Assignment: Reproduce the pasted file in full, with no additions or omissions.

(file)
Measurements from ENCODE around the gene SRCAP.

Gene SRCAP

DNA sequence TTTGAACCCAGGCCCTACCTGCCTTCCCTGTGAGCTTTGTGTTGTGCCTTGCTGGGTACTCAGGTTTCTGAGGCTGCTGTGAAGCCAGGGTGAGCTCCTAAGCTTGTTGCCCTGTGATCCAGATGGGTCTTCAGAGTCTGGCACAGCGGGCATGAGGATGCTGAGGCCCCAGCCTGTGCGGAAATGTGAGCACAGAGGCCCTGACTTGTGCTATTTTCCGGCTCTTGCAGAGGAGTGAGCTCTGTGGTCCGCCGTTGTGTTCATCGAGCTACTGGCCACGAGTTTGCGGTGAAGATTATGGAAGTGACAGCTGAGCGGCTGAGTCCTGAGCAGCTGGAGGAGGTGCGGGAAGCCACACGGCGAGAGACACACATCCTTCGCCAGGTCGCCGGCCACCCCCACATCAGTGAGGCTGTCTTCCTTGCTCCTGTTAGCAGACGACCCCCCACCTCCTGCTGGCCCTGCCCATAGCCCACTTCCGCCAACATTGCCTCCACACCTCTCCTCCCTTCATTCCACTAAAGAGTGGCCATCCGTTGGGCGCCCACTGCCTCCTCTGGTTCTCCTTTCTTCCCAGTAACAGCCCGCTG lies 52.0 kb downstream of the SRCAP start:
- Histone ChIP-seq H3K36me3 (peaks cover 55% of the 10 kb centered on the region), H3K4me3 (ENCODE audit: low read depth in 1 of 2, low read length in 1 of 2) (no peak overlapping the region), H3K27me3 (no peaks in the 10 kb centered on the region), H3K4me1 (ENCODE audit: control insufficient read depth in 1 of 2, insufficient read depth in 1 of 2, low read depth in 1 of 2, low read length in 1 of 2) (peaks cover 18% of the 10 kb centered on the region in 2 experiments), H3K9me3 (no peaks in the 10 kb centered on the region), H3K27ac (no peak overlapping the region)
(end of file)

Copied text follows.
Measurements from ENCODE around the gene SRCAP.

Gene SRCAP

DNA sequence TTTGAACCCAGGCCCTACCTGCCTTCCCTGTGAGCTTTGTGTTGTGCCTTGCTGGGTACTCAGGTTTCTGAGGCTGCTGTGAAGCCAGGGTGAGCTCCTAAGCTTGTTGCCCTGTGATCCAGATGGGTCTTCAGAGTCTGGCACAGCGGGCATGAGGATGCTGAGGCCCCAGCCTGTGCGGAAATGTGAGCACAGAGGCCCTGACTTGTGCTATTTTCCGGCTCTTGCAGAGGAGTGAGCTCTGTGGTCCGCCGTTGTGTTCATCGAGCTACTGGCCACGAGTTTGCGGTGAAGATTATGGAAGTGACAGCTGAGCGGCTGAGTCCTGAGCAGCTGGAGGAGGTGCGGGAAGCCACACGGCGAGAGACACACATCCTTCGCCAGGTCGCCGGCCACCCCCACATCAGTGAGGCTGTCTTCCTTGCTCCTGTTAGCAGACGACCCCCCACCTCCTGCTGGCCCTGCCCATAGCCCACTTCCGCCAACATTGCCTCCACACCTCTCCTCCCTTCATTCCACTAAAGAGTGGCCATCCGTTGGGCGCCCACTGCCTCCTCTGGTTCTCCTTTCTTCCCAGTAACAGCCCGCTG lies 52.0 kb downstream of the SRCAP start:
- Histone ChIP-seq H3K36me3 (peaks cover 55% of the 10 kb centered on the region), H3K4me3 (ENCODE audit: low read depth in 1 of 2, low read length in 1 of 2) (no peak overlapping the region), H3K27me3 (no peaks in the 10 kb centered on the region), H3K4me1 (ENCODE audit: control insufficient read depth in 1 of 2, insufficient read depth in 1 of 2, low read depth in 1 of 2, low read length in 1 of 2) (peaks cover 18% of the 10 kb centered on the region in 2 experiments), H3K9me3 (no peaks in the 10 kb centered on the region), H3K27ac (no peak overlapping the region)